Skip Warriors closeout conspiracies, beating Celtics in Game 6 won’t be easy

BOSTON — Conspiracy theorists believed that there was far more to the Golden State Warriors’ three closeout losses this postseason than missed box-outs or jumpers.

Golden State made about $7 million per home game in the first and second rounds of the playoffs, with that number spiking to roughly $10 million in the Western Conference finals. Some cynical NBA fans assumed that the Warriors’ closeout losses were part of an elaborate plot for majority owner Joe Lacob to pad his profits.

But for that to be true, Lacob would have to value money over winning — something his history of spending has proved false. The reality is that the Warriors have struggled in closeout games for a much less sinister reason: Eliminating playoff teams is difficult.

With their season hanging in the balance, NBA players tend to have maximum effort and focus. Few teams have been better at that than the Celtics. Throughout the season, they made their path harder than necessary, only to play their best when it mattered most.

This is a scary prospect for the Warriors, who must beat Boston one more time to win their fourth championship in eight seasons. A loss in Game 6 at TD Garden on Thursday night would force a Game 7 in San Francisco. And if the Celtics’ Game 7 win in Miami in the Eastern Conference finals proved anything, it’s that they can handle that kind of environment.

The good news for the Warriors is that they are well versed on the importance of Thursday’s Game 6. Five of their rotation players — Stephen Curry, Klay Thompson, Draymond Green, Andre Iguodala and Kevon Looney — were part of Golden State’s collapse in the 2016 finals By squandering a 3-1 series lead to those Cavaliers, Curry, Thompson, Green, Iguodala and Looney realized that no fourth win in a playoff series can be assumed.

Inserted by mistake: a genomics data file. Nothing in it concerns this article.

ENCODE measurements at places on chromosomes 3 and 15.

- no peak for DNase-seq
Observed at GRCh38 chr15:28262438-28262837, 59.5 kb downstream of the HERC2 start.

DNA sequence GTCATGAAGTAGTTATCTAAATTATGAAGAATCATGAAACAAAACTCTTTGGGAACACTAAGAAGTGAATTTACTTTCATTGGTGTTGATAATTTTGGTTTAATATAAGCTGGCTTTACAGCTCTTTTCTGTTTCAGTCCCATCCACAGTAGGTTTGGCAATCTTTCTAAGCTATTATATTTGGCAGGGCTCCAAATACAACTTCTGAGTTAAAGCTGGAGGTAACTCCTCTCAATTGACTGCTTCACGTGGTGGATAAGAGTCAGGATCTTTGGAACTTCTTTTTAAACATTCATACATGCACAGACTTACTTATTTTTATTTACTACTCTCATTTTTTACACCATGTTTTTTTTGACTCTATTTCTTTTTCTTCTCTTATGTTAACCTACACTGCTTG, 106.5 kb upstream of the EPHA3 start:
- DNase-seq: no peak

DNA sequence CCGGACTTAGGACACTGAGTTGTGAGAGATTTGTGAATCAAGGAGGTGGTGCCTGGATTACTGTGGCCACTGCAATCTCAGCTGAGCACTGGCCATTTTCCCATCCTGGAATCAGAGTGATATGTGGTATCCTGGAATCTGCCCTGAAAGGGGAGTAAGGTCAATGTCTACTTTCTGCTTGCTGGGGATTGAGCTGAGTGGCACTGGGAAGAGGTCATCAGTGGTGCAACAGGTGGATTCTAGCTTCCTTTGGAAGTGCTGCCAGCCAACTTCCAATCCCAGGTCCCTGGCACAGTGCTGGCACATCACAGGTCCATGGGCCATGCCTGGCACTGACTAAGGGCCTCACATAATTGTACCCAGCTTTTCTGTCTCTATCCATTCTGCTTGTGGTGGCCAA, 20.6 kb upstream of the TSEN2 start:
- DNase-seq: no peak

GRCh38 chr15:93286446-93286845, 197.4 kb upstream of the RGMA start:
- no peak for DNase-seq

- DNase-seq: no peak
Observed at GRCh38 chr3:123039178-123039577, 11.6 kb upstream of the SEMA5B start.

“Having been here six times, been in a lot of different closeout type of opportunities, you just understand what the nerves are like,” Curry said. “You can rely on that experience, for sure.”

It also helps the Warriors that they have shown they can beat the Celtics in a variety of ways.

In Golden State’s Game 2 and Game 4 victories, Boston insisted on defending Curry one-on-one. With his supporting cast struggling, Curry was content to dominate, working off pick-and-rolls to hit an array of scoop shots, 30-footers and midrange jumpers.

In Game 5, the Celtics sent more double-teams at Curry, only for him to find open teammates. Though he failed to make a 3-pointer for the first time in 145 career postseason games, he dished out a game-high eight assists as the warriors won by double digits.

Golden State had an offensive rating (points per 100 possessions) of 119 with Curry on the floor Monday. To put that in context, Utah’s 116.2 offensive rating was the league’s best over the regular season.

Leave a Comment

%d bloggers like this: